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Clarke, who began this now classic sf series with a short story, 2001: A Space Odyssey (made into an OscarR-winning film in 1968), brings us to the end of that long journey with this work. In 2001, a black monolith brings about the dawn of human consciousness and begins the evolutionary process that transforms ape into man. At the dawn of the 21st century, an identical monolith is uncovered on the moon that points the way to Jupiter. Dave Bowman and Frank Poole, astronauts aboard Discovery, and the computer HAL begin that long voyage. Only Bowman survives to encounter a third monolith on Jupiter's moon Europa. This encounter transformed him into something more and less than human. 3001 begins with the startling discovery of Poole, who is revived after his 1000-year sleep. Awakened into a world he never made, Poole struggles with the inhabitants of the Earth society into which he is reborn. Humans now reside not only on Earth but in awe-inspiring towers that reach beyond the atmosphere. They also have intellectual capabilities never dreamed of in Poole's time. But they live in dread of the three monoliths that dominate the solar system. Poole becomes their last hope for answers to the questions that the enigmatic monoliths pose. Clarke's prose, always grounded in science, has the uncanny ability to inspire a sense of awe. The mystery of the monoliths and their relationship to humanity is finally revealed, as is the transformed nature of Bowman and HAL. This is another fascinating journey by an unparalleled master in the sf world, and while this work is subtitled The Final Odyssey, Clarke does leave the door slightly ajar?maybe we'll be treated to 4001: The New Beginning. Highly recommended.?Roxanna Herrick, Washington Univ. Lib., St. Louis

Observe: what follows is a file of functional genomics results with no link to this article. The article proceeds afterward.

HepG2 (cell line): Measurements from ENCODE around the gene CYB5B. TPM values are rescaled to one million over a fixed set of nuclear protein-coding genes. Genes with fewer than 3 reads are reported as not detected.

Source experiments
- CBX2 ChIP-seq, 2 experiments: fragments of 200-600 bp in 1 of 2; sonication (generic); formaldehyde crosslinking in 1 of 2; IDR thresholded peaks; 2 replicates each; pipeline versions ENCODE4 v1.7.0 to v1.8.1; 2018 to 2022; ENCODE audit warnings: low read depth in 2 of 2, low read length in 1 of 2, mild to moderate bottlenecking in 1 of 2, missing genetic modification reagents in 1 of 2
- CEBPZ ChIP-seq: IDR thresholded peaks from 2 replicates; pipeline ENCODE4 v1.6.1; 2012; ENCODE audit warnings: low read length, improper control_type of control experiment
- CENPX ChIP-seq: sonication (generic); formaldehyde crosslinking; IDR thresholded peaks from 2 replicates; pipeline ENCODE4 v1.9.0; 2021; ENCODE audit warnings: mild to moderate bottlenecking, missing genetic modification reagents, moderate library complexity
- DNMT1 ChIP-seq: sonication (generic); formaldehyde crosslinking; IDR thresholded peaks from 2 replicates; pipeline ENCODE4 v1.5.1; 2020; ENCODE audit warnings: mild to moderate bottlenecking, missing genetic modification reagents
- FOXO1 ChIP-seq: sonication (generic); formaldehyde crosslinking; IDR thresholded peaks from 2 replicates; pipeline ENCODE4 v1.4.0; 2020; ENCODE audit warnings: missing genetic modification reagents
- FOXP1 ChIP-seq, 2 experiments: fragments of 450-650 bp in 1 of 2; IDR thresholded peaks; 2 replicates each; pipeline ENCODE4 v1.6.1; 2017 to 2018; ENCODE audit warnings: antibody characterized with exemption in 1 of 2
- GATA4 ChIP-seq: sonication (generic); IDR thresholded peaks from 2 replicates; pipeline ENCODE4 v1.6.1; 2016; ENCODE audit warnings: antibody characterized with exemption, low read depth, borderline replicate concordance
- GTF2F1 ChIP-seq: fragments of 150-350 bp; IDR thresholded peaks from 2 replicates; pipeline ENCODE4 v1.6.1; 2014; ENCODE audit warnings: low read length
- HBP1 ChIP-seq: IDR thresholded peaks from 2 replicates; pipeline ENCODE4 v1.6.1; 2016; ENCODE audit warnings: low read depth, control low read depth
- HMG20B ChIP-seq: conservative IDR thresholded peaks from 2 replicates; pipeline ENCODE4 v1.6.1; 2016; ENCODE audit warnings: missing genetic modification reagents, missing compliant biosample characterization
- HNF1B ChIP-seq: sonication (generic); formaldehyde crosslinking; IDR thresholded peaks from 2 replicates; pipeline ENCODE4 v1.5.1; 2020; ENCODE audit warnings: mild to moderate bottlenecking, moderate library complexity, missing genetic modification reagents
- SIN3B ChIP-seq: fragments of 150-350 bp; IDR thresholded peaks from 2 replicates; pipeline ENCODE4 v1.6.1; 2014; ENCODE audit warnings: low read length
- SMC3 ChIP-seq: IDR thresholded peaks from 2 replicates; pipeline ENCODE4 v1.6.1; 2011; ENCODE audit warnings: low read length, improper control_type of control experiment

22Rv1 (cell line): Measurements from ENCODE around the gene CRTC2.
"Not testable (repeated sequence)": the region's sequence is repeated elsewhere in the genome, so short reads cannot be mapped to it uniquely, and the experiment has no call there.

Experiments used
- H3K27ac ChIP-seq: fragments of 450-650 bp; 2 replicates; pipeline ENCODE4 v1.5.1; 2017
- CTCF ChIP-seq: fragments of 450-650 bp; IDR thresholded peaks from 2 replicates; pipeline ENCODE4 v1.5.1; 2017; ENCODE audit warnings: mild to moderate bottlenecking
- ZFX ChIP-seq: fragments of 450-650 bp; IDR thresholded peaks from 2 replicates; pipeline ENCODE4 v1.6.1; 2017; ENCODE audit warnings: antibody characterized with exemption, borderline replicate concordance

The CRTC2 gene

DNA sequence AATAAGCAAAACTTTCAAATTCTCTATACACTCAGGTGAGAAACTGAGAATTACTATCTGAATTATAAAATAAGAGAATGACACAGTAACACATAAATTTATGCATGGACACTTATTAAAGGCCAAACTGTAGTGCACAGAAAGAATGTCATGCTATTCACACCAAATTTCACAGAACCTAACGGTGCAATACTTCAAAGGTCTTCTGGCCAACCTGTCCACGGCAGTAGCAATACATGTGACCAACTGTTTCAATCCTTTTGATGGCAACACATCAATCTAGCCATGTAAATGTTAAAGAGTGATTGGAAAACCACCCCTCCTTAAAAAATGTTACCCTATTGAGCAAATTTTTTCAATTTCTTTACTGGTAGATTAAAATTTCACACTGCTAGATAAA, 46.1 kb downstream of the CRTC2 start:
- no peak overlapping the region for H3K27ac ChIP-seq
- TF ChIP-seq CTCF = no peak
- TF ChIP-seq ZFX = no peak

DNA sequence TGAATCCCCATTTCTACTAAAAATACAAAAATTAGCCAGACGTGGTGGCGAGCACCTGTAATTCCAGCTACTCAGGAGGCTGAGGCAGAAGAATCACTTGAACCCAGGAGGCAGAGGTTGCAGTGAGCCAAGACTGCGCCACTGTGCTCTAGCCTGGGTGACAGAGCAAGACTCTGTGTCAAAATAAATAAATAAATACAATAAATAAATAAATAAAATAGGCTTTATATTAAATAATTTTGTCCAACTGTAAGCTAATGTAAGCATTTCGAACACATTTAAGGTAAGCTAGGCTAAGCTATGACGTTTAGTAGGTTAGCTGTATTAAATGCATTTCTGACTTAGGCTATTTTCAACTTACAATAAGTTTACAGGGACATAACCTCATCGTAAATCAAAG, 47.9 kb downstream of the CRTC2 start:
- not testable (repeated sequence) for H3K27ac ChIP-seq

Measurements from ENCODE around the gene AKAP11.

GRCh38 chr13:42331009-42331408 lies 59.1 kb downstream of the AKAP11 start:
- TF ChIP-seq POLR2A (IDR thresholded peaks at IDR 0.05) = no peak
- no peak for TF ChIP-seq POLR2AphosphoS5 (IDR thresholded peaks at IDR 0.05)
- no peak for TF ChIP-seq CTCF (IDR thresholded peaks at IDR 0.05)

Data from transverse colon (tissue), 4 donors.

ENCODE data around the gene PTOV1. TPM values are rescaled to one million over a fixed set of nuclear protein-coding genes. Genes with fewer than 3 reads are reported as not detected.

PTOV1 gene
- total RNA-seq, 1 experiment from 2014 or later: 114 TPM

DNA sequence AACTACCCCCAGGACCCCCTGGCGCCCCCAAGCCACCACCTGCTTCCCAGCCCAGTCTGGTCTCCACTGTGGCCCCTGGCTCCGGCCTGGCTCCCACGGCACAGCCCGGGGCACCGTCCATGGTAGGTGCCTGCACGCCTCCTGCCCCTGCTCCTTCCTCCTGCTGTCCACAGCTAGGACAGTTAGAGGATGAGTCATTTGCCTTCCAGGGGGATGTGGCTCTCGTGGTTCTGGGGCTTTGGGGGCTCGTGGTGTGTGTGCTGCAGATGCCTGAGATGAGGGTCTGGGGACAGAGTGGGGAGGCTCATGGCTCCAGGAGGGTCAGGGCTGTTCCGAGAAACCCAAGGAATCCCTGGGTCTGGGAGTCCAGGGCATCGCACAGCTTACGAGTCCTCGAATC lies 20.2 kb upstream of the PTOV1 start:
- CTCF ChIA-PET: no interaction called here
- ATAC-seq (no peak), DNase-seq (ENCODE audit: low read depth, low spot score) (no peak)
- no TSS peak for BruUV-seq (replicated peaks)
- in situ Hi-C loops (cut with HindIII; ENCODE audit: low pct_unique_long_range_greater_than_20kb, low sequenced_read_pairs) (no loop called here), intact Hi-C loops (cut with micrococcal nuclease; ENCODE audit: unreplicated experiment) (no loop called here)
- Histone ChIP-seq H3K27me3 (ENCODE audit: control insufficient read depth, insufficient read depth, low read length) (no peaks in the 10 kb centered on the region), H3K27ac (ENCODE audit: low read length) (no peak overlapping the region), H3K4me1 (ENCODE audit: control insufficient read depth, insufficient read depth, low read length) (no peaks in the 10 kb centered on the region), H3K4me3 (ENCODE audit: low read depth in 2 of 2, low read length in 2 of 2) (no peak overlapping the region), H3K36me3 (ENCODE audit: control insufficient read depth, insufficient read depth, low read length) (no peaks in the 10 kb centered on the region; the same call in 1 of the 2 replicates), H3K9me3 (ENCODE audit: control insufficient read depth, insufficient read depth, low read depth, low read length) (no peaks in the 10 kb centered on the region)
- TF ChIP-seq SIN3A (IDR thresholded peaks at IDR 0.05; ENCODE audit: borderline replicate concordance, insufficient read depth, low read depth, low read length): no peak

Copyright 1997 Reed Business Information, Inc. --This text refers to an out of print or unavailable edition of this title.
At the opening of the third millennium, humanity is spreading --This text refers to an alternate Hardcover edition.See all Product Description
Felt like what should have been a short story was stretched into a book. All that nonsense about dragons, flying carpets, etc. avoidable. And the book too is avoidable. Read morePublished 9 months ago by Amazon Customer
This is definitely a sequel that you can skip. There is nothing much that this book adds. Just some social criticism embedded in relatively poor quality dialogues. Read morePublished on Oct. 3 2012 by Juan Pablo Cruz Quiroga
I bought this book for my 17 yr old son who has read all the previous books in the series. He loved the others but tells me this one wasn't as good. Read morePublished on Dec 28 2010 by Lynda de vine
This book is kind of boring. Some spots were kind of interesting, but i read most of it on auto pilot. Read morePublished on June 18 2009 by Reads bookman
I will admit, I haven't read the books 2001 or 2010, but with the release of 3001, I decided I would give Arthur Clarke a try. Read morePublished on July 19 2004 by Kaj G. Trapp
A very unusual book for a sequel. 3001 is a very quick read and has some Arthur C. Clarke touch of 2001. Read morePublished on July 12 2004 by J. Connor
Yes, the plot is thin. Yes, the characterization is feeble at best. Yes, his philosophical and social commentary is hardly argued. I can deal with all that. Read morePublished on June 22 2004 by Brooks Reeves
3001 attempts to explain much of what has happened since 2001, a book whos' lack of explantation made it so popular to me. Read morePublished on June 18 2004 by Stan